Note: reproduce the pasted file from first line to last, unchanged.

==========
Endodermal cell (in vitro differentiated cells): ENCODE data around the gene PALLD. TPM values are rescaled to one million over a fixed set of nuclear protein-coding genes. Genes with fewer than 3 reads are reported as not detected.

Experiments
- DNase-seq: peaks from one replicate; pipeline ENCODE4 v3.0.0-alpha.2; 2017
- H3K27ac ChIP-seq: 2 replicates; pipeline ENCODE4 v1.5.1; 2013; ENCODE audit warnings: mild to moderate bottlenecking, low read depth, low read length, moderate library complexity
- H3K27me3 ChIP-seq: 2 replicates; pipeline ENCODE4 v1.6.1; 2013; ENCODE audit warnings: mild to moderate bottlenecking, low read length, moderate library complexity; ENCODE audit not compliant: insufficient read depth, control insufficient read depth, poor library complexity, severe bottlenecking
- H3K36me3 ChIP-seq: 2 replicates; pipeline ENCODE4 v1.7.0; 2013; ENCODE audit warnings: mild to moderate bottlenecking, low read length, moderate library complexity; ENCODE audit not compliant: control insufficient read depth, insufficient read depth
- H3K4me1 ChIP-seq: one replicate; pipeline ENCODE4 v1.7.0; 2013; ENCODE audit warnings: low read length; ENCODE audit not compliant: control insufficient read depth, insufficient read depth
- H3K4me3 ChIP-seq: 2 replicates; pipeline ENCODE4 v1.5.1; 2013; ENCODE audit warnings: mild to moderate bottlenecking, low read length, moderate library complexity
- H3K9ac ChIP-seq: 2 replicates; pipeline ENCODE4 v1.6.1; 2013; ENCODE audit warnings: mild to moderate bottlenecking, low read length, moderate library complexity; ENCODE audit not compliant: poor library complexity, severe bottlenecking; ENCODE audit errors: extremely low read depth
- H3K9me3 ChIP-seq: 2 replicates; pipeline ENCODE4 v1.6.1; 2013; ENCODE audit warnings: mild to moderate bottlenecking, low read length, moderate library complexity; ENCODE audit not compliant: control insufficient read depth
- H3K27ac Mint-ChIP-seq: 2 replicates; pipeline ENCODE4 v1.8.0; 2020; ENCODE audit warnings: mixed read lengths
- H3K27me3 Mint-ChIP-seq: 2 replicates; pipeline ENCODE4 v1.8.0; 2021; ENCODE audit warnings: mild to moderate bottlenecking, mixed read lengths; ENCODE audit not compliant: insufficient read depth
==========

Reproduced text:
Endodermal cell (in vitro differentiated cells): ENCODE data around the gene PALLD. TPM values are rescaled to one million over a fixed set of nuclear protein-coding genes. Genes with fewer than 3 reads are reported as not detected.

Experiments
- DNase-seq: peaks from one replicate; pipeline ENCODE4 v3.0.0-alpha.2; 2017
- H3K27ac ChIP-seq: 2 replicates; pipeline ENCODE4 v1.5.1; 2013; ENCODE audit warnings: mild to moderate bottlenecking, low read depth, low read length, moderate library complexity
- H3K27me3 ChIP-seq: 2 replicates; pipeline ENCODE4 v1.6.1; 2013; ENCODE audit warnings: mild to moderate bottlenecking, low read length, moderate library complexity; ENCODE audit not compliant: insufficient read depth, control insufficient read depth, poor library complexity, severe bottlenecking
- H3K36me3 ChIP-seq: 2 replicates; pipeline ENCODE4 v1.7.0; 2013; ENCODE audit warnings: mild to moderate bottlenecking, low read length, moderate library complexity; ENCODE audit not compliant: control insufficient read depth, insufficient read depth
- H3K4me1 ChIP-seq: one replicate; pipeline ENCODE4 v1.7.0; 2013; ENCODE audit warnings: low read length; ENCODE audit not compliant: control insufficient read depth, insufficient read depth
- H3K4me3 ChIP-seq: 2 replicates; pipeline ENCODE4 v1.5.1; 2013; ENCODE audit warnings: mild to moderate bottlenecking, low read length, moderate library complexity
- H3K9ac ChIP-seq: 2 replicates; pipeline ENCODE4 v1.6.1; 2013; ENCODE audit warnings: mild to moderate bottlenecking, low read length, moderate library complexity; ENCODE audit not compliant: poor library complexity, severe bottlenecking; ENCODE audit errors: extremely low read depth
- H3K9me3 ChIP-seq: 2 replicates; pipeline ENCODE4 v1.6.1; 2013; ENCODE audit warnings: mild to moderate bottlenecking, low read length, moderate library complexity; ENCODE audit not compliant: control insufficient read depth
- H3K27ac Mint-ChIP-seq: 2 replicates; pipeline ENCODE4 v1.8.0; 2020; ENCODE audit warnings: mixed read lengths
- H3K27me3 Mint-ChIP-seq: 2 replicates; pipeline ENCODE4 v1.8.0; 2021; ENCODE audit warnings: mild to moderate bottlenecking, mixed read lengths; ENCODE audit not compliant: insufficient read depth